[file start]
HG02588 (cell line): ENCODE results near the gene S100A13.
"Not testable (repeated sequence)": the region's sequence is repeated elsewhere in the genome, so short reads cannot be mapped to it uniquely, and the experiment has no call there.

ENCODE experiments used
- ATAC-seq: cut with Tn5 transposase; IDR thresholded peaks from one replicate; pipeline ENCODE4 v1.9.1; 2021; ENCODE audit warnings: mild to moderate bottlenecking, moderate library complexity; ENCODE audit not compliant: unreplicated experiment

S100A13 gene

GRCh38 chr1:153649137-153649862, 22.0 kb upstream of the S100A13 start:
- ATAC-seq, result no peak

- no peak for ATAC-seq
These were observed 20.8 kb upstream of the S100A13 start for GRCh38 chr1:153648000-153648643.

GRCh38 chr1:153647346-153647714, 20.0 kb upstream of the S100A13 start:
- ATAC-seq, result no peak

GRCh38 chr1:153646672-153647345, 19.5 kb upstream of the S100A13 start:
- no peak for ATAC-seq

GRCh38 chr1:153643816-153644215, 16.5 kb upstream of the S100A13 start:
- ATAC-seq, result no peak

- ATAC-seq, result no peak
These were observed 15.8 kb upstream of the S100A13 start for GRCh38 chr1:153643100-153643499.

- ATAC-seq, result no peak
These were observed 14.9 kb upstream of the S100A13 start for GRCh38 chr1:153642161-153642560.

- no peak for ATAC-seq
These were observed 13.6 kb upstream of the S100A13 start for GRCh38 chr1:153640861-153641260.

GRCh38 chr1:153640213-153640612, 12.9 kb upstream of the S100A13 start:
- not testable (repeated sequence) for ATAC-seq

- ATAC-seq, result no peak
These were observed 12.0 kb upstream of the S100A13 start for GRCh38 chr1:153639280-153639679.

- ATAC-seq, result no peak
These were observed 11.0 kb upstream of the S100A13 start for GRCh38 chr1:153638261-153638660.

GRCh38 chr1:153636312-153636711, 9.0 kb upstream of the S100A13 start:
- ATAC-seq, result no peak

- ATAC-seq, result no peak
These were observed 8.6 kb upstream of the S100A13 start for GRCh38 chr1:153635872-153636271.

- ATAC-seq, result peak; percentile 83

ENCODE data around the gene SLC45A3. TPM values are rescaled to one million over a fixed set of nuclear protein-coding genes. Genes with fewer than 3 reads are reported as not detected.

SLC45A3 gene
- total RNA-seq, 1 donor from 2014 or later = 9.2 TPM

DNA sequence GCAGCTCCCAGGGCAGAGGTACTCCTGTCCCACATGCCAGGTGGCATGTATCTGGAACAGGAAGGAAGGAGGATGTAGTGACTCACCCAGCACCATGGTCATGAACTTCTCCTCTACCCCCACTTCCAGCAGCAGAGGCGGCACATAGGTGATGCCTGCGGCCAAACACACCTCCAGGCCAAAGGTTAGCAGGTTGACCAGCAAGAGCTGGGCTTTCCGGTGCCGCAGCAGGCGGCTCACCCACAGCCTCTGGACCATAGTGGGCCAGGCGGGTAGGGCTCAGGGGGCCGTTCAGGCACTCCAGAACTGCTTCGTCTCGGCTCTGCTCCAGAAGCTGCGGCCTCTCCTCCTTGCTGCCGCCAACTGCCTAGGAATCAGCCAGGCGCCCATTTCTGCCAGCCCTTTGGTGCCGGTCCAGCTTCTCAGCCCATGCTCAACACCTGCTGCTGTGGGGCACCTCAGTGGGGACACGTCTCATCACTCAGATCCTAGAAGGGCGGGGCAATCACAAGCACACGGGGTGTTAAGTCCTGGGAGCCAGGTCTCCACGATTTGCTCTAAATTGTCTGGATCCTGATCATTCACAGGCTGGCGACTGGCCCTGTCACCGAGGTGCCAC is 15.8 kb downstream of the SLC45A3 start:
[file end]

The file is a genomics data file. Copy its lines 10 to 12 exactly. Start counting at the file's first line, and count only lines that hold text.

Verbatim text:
GRCh38 chr1:153647346-153647714, 20.0 kb upstream of the S100A13 start:
- ATAC-seq, result no peak

GRCh38 chr1:153646672-153647345, 19.5 kb upstream of the S100A13 start: